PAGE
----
Hotline Use in the United States: Results from the Collaborative Psychiatric Epidemiology Surveys

Kimberly B. Roth, Hannah S. Szlyk

Research output: Contribution to journalArticlepeer-review


Crisis hotlines are a fixture in providing mental health services to individuals experiencing mental and behavioral problems in the United States (U.S.). Despite this, and the growing need for easily-accessible, anonymous, and free services amidst the suicide and opioid crises, there is no study reporting U.S. national prevalence and correlates of hotline use. Data on n = 18,909 participants from the Collaborative Psychiatric Epidemiology Surveys (CPES), a group of three nationally-representative, population-based studies, were used to estimate the prevalence of lifetime and past 12-month hotline use. A series of logistic regression models examined sociodemographic, clinical history and service use correlates of hotline use. Lifetime and past 12-month hotline use was estimated at 2.5% and 0.5%, respectively. Being female, having a mental or behavioral disorder, experiencing suicidality, or interacting with other formal and informal sectors of the mental health service system were significant correlates of use. This study provides the first national estimates of crisis hotline usage in the U.S. Hotlines are more likely to be used by certain sociodemographic subgroups, but these differences may be due to differing psychiatric history and service use patterns. Efforts should be made to ensure that crisis hotlines are being utilized by other marginalized populations at high risk of suicide or overdose amidst the current public health crises in the U.S., such as racial/ethnic minorities or youth. To evaluate the role that crisis hotlines play in the mental health service system, national surveys should aim to monitor trends and correlates over time.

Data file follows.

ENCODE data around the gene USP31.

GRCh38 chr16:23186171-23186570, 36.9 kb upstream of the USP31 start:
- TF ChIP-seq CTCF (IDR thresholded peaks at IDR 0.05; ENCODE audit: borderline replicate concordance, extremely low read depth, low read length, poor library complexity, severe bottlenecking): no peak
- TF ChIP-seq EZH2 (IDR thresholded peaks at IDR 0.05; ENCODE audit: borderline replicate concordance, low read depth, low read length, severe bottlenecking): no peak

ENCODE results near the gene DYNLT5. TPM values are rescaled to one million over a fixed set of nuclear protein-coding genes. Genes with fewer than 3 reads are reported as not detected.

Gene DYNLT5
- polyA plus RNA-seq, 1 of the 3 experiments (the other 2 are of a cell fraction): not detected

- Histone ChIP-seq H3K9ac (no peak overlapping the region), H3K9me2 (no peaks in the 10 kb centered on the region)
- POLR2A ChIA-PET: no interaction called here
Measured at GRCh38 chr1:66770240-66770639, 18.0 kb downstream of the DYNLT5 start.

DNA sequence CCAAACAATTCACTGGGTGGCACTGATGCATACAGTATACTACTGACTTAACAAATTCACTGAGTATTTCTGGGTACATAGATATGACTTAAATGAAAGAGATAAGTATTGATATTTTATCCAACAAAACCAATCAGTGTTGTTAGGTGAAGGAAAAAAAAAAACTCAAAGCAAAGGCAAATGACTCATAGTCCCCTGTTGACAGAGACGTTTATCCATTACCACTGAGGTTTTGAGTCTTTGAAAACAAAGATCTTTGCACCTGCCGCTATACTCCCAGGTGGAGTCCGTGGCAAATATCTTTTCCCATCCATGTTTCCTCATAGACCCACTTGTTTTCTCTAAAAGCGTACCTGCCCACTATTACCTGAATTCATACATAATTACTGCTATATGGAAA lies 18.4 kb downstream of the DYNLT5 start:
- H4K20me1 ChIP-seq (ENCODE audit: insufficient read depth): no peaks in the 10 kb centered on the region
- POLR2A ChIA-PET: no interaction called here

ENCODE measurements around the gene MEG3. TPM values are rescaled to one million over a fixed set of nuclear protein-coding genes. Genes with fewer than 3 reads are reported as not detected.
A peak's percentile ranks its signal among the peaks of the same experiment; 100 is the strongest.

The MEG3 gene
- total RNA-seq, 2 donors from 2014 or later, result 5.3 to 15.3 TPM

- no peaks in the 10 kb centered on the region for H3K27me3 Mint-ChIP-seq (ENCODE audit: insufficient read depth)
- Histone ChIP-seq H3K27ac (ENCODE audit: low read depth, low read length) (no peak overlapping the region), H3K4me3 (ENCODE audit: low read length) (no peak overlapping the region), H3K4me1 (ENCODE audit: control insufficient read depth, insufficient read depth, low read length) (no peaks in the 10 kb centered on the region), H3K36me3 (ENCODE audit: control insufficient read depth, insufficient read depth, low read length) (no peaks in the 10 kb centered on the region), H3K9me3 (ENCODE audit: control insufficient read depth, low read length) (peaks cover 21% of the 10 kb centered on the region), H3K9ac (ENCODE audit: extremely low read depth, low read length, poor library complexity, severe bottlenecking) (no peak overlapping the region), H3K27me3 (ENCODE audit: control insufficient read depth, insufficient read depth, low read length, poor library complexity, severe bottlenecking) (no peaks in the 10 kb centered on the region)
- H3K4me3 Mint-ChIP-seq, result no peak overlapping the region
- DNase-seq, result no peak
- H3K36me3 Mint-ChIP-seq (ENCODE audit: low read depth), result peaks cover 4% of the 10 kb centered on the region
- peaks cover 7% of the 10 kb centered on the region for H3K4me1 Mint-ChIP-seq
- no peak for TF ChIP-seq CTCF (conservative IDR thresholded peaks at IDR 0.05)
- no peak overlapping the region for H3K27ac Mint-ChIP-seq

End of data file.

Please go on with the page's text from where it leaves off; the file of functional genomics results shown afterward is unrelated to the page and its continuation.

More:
Original languageEnglish (US)
Pages (from-to)564-578
Number of pages15
JournalAdministration and Policy in Mental Health and Mental Health Services Research
Issue number3
StatePublished - May 2021

All Science Journal Classification (ASJC) codes

  • Phychiatric Mental Health
  • Health Policy
  • Public Health, Environmental and Occupational Health
  • Psychiatry and Mental health


  • Crisis hotlines
  • Epidemiology
  • Mental disorders
  • Mental health services
  • Suicidality


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